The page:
Now it is her turn to address the gathering. Aditi steps ahead asking, “Kya hum Hindu rashtra banne denge?” (Will we let it become a Hindu nation?), “Nahi” (No), repeats the crowd in unison. She continues, “The government has continuously tried to silence every dissent, but now it has gone too far. We want to tell the government we won’t be silenced this time.”
She steps back and hands the mic to another student who now initiates a question answer session with the crowd. A middle aged woman walks up and says, “I live in a rented house. I don’t have any papers, where will I get papers to show?” She explains that she earns her livelihood as domestic help since her husband is visually impaired.
Besides her husband, she has a daughter to look after, making her sound more worried, “If this government declares us outsiders where will we go? Why is this government doing this to us? I am so scared about all this.”She asks the group to come to her locality and conduct the awareness program there too.
Earlier the group was confined to taking out rallies and staging protest march at different places in Ranchi against CAA. Soon its popularity grew and many other students came forward to join it.
The group has visited 11 localities in the city so far. Students have divided tasks among themselves that include routine programs of Preamble reading, explaining CAA, NRC and NPR, singing revolutionary songs and chanting Azadi slogans, question answer sessions on clarifying doubts of people and so on. The group’s activities have gained momentum after getting several calls from different people to come to their localities and conduct the informative program.
“At times we have covered two places in a day. It has been quite hectic for us on days,” says Shamam, post graduate student of Mass Communication, who handles PR for the group.
Motivation and Risk behind the Protest
Alongside Anti-CAA protests, Jharkhand has also been witnessing pro- CAA rallies under the banner of ABVP and other Hindu organizations. Protest demonstrations have largely been peaceful; however at few places it took violent turn forcing the authorities to impose Section 144. The latest is from Sakchi in Jamshedpur where after a face-off between protestors and supporters on 31st January 2020 Section 144 has been imposed till February 14.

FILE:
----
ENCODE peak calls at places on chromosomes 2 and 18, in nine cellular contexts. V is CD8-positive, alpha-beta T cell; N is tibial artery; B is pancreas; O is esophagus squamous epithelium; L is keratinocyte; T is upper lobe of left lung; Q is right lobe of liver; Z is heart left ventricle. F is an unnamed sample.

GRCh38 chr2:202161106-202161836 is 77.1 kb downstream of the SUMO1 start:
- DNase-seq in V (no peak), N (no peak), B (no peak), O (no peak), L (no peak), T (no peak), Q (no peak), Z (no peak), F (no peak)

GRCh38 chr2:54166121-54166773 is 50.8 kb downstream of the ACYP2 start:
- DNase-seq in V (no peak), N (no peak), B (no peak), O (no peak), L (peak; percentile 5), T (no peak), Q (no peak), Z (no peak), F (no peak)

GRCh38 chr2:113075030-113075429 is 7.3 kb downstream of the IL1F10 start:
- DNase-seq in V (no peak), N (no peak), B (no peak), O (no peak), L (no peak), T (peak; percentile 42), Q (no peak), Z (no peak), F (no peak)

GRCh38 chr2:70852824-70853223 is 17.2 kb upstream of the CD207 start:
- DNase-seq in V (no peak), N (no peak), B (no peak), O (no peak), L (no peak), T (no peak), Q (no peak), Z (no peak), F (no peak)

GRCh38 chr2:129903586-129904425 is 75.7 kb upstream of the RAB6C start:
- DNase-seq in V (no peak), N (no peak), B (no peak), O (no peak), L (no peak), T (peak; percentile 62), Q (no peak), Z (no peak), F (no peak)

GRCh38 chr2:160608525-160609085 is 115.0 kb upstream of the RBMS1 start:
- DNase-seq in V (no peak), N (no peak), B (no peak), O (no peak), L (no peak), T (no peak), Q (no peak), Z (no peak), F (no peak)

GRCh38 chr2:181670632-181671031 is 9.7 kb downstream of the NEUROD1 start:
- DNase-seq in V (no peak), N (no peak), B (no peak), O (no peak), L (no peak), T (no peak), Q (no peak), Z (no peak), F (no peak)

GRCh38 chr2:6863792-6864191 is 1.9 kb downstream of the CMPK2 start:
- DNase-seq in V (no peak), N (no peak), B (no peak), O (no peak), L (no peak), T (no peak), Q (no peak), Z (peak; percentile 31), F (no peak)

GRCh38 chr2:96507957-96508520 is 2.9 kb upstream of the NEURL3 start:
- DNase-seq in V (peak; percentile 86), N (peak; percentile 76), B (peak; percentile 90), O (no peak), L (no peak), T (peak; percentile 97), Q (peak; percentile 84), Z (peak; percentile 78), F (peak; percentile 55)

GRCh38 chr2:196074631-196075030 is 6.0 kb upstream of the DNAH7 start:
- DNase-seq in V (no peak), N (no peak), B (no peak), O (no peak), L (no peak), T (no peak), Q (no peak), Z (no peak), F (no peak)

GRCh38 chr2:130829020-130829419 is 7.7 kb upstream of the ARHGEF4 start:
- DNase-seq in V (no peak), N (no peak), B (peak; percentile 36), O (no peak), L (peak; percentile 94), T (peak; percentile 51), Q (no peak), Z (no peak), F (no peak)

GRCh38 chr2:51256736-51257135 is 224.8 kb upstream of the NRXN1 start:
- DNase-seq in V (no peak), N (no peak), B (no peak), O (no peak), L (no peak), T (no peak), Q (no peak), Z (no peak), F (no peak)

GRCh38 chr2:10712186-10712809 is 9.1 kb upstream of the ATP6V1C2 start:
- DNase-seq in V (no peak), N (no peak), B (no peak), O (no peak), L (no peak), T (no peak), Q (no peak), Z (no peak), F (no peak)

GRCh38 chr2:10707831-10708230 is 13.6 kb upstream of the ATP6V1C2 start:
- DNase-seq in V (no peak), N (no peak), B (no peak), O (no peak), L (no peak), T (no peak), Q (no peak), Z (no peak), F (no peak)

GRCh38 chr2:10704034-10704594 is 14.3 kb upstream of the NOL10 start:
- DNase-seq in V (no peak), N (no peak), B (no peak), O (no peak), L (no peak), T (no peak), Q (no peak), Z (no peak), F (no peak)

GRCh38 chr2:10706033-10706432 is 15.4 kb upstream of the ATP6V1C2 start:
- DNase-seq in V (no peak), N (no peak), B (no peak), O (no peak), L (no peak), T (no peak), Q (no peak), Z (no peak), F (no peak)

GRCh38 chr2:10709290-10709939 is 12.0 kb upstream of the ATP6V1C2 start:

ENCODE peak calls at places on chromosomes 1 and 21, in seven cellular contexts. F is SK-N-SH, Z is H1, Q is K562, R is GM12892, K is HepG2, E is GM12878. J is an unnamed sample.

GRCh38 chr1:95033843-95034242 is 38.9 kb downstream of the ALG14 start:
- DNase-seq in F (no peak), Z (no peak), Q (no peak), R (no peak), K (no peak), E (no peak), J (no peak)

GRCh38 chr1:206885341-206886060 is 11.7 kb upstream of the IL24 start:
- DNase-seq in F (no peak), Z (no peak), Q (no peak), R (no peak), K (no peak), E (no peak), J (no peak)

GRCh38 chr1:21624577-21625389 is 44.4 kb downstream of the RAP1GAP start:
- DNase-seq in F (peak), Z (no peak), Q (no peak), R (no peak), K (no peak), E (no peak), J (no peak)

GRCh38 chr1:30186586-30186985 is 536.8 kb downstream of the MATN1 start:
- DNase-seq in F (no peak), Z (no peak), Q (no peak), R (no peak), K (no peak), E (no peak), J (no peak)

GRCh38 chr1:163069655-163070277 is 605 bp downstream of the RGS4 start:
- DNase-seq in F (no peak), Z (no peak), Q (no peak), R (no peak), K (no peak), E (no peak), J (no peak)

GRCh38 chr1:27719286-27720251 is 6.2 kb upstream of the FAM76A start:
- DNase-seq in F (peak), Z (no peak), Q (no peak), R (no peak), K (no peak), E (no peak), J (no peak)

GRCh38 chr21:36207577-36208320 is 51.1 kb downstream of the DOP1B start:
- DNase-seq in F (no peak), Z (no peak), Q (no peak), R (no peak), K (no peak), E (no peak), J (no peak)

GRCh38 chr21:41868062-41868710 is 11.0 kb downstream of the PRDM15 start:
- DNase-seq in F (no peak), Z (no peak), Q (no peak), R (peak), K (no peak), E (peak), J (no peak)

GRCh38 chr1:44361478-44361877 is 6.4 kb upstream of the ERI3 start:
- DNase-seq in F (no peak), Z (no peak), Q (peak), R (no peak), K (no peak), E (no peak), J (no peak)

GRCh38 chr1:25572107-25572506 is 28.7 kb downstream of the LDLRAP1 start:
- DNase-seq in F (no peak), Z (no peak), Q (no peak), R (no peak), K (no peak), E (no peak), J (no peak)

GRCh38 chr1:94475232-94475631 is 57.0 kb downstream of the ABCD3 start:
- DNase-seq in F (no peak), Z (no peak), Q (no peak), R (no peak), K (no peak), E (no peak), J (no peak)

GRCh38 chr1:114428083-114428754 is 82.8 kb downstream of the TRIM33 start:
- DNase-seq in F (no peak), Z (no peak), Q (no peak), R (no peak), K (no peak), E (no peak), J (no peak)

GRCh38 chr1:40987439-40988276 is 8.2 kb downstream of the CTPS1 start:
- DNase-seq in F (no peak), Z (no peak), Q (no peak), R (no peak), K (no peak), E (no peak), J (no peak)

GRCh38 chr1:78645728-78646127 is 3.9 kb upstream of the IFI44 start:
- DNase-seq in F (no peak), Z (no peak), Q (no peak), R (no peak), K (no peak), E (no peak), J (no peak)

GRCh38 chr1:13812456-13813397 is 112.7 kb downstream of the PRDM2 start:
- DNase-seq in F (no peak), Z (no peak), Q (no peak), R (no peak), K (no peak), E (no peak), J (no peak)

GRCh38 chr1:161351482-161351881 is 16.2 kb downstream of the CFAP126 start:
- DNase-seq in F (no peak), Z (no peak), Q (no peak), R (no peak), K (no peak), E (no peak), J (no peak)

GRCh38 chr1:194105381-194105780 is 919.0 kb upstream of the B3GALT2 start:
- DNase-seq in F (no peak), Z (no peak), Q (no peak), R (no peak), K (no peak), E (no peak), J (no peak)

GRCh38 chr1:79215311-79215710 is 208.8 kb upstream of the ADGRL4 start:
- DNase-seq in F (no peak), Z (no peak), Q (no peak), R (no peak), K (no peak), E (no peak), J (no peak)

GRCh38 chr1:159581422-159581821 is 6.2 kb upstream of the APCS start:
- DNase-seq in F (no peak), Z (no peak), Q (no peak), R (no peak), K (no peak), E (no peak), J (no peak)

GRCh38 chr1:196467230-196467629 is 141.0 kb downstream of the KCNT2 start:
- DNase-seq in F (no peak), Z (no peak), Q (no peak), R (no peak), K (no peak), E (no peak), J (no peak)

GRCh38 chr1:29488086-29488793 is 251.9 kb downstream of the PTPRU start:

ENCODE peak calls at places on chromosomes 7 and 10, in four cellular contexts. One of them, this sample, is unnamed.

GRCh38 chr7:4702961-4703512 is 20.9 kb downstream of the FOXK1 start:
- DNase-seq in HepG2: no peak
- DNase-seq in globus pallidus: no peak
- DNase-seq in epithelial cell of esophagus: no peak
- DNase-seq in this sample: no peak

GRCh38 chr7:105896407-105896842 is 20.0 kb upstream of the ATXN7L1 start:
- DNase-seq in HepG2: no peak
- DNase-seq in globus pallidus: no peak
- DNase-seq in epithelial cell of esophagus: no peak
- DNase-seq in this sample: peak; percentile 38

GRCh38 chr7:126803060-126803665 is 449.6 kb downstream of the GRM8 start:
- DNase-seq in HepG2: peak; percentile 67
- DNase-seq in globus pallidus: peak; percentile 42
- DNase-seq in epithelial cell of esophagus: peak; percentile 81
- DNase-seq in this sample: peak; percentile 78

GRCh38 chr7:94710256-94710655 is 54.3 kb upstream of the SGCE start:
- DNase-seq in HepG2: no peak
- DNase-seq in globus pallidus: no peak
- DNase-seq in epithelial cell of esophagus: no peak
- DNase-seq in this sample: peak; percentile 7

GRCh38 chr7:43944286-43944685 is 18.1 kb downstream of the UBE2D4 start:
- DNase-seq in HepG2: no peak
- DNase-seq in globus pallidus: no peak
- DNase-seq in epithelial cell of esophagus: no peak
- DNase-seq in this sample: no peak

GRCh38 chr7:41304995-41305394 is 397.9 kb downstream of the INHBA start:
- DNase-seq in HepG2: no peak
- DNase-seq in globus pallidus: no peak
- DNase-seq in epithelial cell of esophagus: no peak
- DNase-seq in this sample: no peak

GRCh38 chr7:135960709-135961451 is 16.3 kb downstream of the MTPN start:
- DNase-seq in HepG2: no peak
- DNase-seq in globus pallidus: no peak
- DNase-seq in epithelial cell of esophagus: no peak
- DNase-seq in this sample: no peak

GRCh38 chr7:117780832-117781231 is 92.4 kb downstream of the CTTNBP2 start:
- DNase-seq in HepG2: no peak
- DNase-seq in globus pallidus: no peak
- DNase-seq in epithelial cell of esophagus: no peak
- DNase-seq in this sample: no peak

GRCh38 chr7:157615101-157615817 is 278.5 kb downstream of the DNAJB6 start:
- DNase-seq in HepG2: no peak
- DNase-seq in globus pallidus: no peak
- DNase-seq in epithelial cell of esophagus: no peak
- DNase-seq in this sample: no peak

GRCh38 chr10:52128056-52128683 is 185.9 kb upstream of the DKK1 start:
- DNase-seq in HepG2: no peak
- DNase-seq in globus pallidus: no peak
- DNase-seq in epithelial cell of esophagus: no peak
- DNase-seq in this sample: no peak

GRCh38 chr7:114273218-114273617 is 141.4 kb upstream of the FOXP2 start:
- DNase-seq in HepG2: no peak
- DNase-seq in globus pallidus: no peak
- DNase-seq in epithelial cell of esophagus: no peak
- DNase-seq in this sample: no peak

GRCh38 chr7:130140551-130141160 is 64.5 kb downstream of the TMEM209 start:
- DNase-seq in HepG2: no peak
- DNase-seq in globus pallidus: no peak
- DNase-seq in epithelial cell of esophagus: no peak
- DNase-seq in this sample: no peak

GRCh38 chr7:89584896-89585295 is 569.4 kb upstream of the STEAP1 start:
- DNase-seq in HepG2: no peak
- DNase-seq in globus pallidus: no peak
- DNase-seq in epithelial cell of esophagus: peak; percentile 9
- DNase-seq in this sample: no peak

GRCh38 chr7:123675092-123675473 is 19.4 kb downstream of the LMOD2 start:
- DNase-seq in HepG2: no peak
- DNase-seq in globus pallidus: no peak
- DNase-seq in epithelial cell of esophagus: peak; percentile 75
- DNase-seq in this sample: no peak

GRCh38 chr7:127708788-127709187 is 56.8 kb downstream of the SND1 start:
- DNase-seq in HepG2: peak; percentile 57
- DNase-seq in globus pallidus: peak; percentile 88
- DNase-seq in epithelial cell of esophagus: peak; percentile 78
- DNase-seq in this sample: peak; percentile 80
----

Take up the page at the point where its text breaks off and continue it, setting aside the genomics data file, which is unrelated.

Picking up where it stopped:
The group of students are vigilant and take due care to keep the protests peaceful. They have confined their protests to ‘safe spaces’ only and avoid any confrontation with Pro-CAA rallies. “We keep our protest secular and avoid going to such places where we sense trouble,” says the youngest member of the group, Wali Hanzala, who is a class 12 student with upcoming board exams.
Wali, whose sister and cousins have been studying in Jamia and AMU, has been much disturbed by the police brutality on the night of 15th and 16th December 2019.
Wali takes care of social media for the group – from designing protest posters to communication, promotion, and handling its Instagram account. On asking what makes him continue with protests despite board exams around, he says, “Nowhere is safe, not even universities. Where will I go after my boards?”
(This article is part of SEED Fellowship, which is TCN’s flagship journalism training and mentorship program for communities traditionally absent in mainstream media.)